Yet the real sleight of hand is how Zuckerberg glosses over the fact that ads can be relevant without being creepy. Because ads can be contextual. They don’t have to be behaviorally targeted.
Ads can be based on — for example — a real-time search/action plus a user’s general location. Without needing to operate a vast, all-pervasive privacy-busting tracking infrastructure to feed open-ended surveillance dossiers on what everyone does online, as Facebook chooses to.
And here Zuckerberg gets really disingenuous because he uses a benign-sounding example of a contextual ad (the example he chooses contains an interest and a general location) to gloss over a detail-light explanation of how Facebook’s people tracking and profiling apparatus works.
“Based on what pages people like, what they click on, and other signals, we create categories — for example, people who like pages about gardening and live in Spain — and then charge advertisers to show ads to that category,” he writes, with that slipped in reference to “other signals” doing some careful shielding work there.
Other categories that Facebook’s algorithms have been found ready and willing to accept payment to run ads against in recent years include “jew-hater”, “How to burn Jews” and “Hitler did nothing wrong”.
Funnily enough Zuckerberg doesn’t mention those actual Facebook microtargeting categories in his glossy explainer of how its “relevant” ads business works. But they offer a far truer glimpse of the kinds of labels Facebook’s business sticks on people.
As we wrote last week, the case against behavioral ads is stacking up. Zuckerberg’s attempt to spin the same self-serving lines should really fool no one at this point.
Nor should regulators be derailed by the lie that Facebook’s creepy business model is the only version of adtech possible. It’s not even the only version of profitable adtech currently available. (Contextual ads have made Google alternative search engine DuckDuckGo profitable since 2014, for example.)
Simply put, adtech doesn’t have to be creepy to work. And ads that don’t creep on people would give publishers greater ammunition to sell ad block using readers on whitelisting their websites. A new generation of people-sensitive startups are also busy working on new forms of ad targeting that bake in privacy by design.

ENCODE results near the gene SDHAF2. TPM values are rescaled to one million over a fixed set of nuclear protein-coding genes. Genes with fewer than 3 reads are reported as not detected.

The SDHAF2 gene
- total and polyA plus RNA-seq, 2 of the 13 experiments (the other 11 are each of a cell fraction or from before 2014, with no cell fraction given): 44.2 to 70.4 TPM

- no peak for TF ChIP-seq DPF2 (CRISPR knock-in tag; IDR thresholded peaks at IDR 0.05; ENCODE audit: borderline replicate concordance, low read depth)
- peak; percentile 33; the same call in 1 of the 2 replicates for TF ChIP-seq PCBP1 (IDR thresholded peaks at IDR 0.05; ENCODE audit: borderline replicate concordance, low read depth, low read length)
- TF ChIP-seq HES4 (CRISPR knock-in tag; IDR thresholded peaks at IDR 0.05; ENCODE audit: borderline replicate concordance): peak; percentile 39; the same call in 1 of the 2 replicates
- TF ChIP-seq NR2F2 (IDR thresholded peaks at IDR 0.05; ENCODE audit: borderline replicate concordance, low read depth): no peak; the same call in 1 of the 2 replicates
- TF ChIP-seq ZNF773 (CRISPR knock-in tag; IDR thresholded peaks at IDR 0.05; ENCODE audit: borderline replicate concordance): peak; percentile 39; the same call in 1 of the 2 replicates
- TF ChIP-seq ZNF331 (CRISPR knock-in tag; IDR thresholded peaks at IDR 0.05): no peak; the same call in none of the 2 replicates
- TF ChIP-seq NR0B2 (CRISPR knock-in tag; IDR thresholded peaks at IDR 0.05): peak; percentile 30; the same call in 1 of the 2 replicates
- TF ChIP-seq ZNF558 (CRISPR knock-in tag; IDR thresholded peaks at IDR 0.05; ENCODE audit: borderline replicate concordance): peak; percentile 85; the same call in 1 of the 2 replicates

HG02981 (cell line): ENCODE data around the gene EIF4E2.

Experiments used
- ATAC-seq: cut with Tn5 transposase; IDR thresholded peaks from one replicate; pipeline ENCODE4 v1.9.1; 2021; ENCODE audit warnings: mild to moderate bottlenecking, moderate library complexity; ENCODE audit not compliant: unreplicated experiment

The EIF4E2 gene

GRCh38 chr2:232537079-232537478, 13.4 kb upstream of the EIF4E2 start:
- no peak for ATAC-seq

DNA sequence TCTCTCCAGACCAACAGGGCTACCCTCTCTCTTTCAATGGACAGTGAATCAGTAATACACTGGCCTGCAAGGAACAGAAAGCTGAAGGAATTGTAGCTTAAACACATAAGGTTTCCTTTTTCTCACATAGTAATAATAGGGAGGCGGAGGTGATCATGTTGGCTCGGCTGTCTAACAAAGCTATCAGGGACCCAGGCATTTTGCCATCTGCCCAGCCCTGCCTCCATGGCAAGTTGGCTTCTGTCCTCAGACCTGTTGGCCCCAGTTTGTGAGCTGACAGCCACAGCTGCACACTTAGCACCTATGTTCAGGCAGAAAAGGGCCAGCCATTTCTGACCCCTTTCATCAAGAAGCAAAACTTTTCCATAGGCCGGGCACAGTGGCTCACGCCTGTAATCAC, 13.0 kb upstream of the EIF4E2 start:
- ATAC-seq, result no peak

And with legal and regulatory risk rising, intrusive and creepy adtech that demands the equivalent of ongoing strip searches of every Internet user on the planet really look to be on borrowed time.
Facebook’s problem is it scrambled for big data and, finding it easy to suck up tonnes of the personal stuff on the unregulated Internet, built an antisocial surveillance business that needs to capture both sides of its market — eyeballs and advertisers — and keep them buying to an exploitative and even abusive relationship for its business to keep minting money.
Pivoting that tanker would certainly be tough, and in any case who’d trust a Zuckerberg who suddenly proclaimed himself the privacy messiah?
But it sure is a long way from ‘move fast and break things’ to trying to claim there’s only one business model to rule them all.
Apple has registered new iPad models in the Eurasian Economic Commission reference database. The Moscow-based commission keeps a product database pretty much like the FCC in the U.S. And it sounds like Apple is about to launch a new iPad mini 5 and an updated entry-level iPad.
That database has shown information on new Apple products in the past — MySmartPrice first discovered today’s new filings. There are two different filings that both mention new tablets that run iOS 12.
The first filing mentions five different models, while the second one mentions two different models. Usually, each configuration gets a different model number depending on storage and LTE capabilities.
It lines up with previous rumors that mentioned a new iPad mini and a new cheap iPad for early 2019. Ming-Chi Kuo expects an updated iPad mini with a 7.9-inch display. The device hasn’t been updated for years and many believed that Apple would stop updating it. But if you still like that form factor, Apple may have something new for you.
When it comes to the normal-size iPad, Apple last updated the 9.7-inch iPad in March 2018. While all eyes are on the iPad Pro, many people are still looking for the cheapest iPad they can get. And the $ 329 9.7-inch iPad is a good deal. Apple usually updates that model every year.
Today’s filings don’t say what those devices will look like, unfortunately. It’s unclear if Apple is going to reduce the bezels of those devices, add a Face ID sensor or switch to USB-C.
Microsoft and Verizon Media – formerly Oath – recently announced a new partnership making Bing Ads the single global platform for all search advertising campaigns on the AOL and Yahoo networks.